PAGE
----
You want your team to be able to miss work when they want to or when they have to; in these cases, over-hiring is necessary to support your people and your business structure.

Evaluate How You're Leading

hiring tips for small business owners.pngAre you living your company values? Leading with those values is one of the best ways to start attracting and retaining top talent. Rate yourself on how well you feel you are modeling your company values. Are you showing up how you want to as a leader to every situation?

These are just a few areas that can be examined to ensure you’re leading with values. Creating a better system for recruiting and hiring takes a few mindset shifts. Here are 3 to start with:

  1. Shift your energy. “Aim to try to forget everything you ever learned about hiring and look purely towards what will make your company better, going forward,” says Jeff. Put another way, don’t let past mistakes keep you from making better decisions in the future. “I have hired more than 400 times, so I have made more mistakes than you can imagine over my 42 years as a business owner.” Shift your energy and focus away from the past to start improving how you hire in the present and future.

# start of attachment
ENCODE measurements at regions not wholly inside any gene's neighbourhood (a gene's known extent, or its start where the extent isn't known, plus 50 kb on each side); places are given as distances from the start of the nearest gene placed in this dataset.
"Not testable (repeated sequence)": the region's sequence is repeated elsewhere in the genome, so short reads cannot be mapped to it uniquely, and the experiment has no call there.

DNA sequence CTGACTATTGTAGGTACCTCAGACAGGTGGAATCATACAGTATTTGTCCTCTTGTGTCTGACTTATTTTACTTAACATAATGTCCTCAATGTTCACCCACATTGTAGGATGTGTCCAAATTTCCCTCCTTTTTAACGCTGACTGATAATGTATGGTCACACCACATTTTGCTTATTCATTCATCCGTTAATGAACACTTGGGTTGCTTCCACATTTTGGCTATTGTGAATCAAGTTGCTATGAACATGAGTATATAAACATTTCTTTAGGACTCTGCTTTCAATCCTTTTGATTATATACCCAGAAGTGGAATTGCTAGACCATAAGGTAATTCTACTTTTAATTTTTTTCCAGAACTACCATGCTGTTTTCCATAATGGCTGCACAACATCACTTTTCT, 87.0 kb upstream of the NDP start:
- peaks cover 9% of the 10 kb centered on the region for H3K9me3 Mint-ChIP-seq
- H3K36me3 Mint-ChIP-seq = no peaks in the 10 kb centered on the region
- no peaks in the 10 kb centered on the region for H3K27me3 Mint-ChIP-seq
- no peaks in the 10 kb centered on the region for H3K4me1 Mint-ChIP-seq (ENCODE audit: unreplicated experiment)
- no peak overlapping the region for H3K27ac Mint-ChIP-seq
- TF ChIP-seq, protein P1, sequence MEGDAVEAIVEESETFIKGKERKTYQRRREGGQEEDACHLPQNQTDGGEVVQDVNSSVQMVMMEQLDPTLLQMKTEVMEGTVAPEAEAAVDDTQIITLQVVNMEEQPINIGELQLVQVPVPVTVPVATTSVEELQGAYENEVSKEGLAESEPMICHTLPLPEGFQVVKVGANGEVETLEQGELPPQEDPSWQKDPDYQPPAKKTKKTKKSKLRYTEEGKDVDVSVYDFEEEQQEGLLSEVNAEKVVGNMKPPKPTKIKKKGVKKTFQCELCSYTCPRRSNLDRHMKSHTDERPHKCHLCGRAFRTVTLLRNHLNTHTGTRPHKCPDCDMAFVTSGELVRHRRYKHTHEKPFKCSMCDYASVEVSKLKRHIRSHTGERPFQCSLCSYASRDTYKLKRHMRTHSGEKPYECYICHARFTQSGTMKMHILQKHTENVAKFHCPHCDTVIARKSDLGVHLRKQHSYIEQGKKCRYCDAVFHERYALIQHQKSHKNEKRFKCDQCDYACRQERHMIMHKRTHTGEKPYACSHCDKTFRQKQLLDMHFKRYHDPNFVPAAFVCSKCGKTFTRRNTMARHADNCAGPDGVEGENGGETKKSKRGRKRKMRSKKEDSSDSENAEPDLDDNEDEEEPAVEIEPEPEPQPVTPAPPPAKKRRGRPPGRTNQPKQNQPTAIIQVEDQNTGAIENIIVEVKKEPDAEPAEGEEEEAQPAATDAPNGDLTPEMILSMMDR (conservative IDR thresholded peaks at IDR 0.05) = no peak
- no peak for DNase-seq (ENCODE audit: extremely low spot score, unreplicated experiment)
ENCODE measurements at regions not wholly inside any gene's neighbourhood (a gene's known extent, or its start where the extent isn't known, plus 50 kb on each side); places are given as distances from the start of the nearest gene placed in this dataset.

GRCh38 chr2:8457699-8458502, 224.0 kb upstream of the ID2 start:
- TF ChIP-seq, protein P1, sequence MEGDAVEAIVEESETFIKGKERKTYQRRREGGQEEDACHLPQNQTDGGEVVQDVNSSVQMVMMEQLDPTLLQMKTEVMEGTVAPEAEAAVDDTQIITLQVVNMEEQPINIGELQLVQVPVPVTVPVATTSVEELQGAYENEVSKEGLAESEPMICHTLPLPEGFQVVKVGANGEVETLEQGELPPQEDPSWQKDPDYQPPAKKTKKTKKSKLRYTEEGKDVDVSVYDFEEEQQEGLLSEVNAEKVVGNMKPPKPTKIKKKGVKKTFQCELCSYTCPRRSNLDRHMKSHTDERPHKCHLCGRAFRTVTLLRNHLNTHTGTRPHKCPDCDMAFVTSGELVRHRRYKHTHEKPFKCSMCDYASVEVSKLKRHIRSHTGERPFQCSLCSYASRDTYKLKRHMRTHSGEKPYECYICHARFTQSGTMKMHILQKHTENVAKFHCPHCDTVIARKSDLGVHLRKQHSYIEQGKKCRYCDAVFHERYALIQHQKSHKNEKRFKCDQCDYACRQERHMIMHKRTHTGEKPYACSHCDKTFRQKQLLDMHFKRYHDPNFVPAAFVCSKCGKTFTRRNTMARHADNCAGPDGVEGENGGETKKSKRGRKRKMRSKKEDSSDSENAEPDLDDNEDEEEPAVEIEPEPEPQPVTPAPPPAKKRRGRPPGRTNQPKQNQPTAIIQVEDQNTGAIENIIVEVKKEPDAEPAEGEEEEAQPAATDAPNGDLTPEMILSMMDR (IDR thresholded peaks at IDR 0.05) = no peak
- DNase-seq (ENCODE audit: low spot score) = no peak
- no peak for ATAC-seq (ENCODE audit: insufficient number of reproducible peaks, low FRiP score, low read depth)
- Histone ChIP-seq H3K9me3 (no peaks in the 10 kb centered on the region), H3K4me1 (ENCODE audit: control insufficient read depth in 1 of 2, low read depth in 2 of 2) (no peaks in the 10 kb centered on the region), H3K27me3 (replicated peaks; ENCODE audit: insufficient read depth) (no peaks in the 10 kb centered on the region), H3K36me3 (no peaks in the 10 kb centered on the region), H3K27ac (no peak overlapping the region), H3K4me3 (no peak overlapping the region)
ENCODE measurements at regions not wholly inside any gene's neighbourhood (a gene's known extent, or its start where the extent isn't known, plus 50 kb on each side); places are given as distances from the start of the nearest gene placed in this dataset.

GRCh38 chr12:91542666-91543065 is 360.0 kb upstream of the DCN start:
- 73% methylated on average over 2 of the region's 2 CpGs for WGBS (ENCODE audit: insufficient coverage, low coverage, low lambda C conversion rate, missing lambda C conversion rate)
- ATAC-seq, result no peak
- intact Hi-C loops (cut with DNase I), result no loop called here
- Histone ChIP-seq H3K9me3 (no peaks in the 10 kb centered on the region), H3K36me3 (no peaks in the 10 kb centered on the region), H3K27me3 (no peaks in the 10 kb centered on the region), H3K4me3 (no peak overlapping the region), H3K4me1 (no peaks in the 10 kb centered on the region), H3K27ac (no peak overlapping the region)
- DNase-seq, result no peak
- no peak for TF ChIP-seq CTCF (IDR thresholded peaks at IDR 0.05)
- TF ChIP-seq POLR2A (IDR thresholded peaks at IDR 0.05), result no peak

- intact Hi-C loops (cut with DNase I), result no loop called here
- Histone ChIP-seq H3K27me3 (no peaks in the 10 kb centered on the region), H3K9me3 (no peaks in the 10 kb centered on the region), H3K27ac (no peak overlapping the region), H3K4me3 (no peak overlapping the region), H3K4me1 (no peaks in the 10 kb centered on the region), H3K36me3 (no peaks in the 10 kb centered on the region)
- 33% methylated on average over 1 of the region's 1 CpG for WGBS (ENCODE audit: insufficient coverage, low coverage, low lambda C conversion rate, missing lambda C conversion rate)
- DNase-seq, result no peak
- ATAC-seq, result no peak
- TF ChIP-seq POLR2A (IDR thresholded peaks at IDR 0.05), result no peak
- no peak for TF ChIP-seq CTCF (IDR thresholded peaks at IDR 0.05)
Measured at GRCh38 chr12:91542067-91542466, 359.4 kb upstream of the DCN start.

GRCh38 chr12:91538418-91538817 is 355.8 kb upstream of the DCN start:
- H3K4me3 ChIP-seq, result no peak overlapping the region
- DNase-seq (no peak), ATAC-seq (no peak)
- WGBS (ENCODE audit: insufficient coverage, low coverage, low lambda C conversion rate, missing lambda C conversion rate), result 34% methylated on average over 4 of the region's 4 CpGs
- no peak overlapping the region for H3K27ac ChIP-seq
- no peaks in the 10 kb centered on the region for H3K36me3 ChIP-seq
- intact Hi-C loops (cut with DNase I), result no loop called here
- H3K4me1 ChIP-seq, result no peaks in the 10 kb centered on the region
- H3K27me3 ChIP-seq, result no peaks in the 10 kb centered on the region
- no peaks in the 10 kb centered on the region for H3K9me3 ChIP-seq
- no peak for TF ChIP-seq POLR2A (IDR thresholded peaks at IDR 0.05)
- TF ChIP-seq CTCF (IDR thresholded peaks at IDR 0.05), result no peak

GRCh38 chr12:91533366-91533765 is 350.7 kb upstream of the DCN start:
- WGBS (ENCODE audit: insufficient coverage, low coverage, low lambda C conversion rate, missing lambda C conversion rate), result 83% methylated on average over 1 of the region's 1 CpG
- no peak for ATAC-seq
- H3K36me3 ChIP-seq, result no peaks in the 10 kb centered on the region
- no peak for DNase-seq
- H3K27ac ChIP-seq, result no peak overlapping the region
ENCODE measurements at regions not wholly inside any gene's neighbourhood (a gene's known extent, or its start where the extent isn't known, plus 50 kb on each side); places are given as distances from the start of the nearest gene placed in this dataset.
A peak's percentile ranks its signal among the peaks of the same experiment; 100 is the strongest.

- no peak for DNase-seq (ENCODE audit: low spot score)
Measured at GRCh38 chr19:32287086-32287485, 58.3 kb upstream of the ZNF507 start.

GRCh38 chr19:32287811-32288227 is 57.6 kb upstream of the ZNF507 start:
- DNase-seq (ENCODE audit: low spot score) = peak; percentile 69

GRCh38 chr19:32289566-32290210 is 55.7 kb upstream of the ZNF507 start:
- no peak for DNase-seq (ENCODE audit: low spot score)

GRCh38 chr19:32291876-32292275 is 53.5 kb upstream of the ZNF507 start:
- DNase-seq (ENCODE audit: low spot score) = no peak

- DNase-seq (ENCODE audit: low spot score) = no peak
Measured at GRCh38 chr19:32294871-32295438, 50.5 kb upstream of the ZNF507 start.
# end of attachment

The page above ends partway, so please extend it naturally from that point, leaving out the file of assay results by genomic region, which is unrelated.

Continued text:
2. Avoid rushing the process. Evolving your culture to become better at recruiting and hiring will take time, and it’s easy to want to get in a hurry. Once you’ve built a system for always-on recruiting, you’ll find you don’t have to rush the actual hiring process as much as you used to.

  3. Aim for continual improvement. Learning what is most effective will take a bit of time and tweaking, and that should be anticipated. Remind yourself that as a business, you have to continually put energy and effort into who you hire or you won’t make it as a company. “What you don’t want to do is implement all these things at one time. You also don’t want to expect 100 percent, overnight transformation,” explains Jeff.

Are You Living and Leading With Your Values?

Learn to lead more effectively in your organization and in your life by showing up appropriately to different situations. The Leading with Values Workshop outlines a process that will make you more conscious, authentic, and consistent leader, which, in the long run, can help you attract talent that aligns with your values. During the workshop, you’ll learn to optimize yourself by clarifying and living your values authentically, no matter your biggest business challenge.

Learn more about the Leading with Values Workshop

Special thanks to Jeff Annis, President at Advanced Services, Inc. who provided insights for this article. This post originally appeared on Forbes.com.